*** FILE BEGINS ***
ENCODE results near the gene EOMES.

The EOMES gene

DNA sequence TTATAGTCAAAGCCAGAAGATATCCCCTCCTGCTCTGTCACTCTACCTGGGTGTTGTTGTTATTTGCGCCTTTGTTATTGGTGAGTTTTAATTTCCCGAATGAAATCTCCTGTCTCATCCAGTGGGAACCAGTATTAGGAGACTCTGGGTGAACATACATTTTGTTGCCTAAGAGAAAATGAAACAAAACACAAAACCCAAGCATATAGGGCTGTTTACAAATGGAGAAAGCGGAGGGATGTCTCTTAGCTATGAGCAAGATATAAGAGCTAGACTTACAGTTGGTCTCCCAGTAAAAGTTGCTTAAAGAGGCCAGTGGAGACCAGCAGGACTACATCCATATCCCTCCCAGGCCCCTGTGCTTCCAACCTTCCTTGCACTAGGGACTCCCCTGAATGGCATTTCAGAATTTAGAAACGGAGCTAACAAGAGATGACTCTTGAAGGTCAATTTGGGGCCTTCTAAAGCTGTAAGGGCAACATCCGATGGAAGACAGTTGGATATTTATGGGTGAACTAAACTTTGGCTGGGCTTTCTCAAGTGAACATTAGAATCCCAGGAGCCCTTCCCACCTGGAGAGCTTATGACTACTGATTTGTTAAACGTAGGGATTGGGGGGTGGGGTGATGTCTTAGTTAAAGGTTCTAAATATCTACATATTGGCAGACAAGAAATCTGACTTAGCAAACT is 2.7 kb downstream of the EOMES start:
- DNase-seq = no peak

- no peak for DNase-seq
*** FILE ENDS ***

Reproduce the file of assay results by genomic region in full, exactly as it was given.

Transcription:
ENCODE results near the gene EOMES.

The EOMES gene

DNA sequence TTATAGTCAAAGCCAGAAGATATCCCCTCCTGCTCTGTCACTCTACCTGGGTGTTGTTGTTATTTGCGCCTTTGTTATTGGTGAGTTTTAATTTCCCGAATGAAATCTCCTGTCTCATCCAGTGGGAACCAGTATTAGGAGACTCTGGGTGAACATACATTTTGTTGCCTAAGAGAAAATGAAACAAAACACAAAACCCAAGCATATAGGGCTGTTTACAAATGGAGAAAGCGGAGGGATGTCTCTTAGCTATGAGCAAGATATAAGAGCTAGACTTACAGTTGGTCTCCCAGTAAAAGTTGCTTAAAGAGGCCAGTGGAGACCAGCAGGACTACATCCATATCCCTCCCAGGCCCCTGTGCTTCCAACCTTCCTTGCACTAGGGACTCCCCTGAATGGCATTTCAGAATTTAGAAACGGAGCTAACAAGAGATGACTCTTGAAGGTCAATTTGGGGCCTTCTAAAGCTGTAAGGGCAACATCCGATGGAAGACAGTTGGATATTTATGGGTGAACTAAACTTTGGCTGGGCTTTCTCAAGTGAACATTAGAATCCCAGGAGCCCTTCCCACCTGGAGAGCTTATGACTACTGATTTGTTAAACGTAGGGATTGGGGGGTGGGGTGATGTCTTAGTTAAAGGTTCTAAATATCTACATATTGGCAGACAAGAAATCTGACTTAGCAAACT is 2.7 kb downstream of the EOMES start:
- DNase-seq = no peak

- no peak for DNase-seq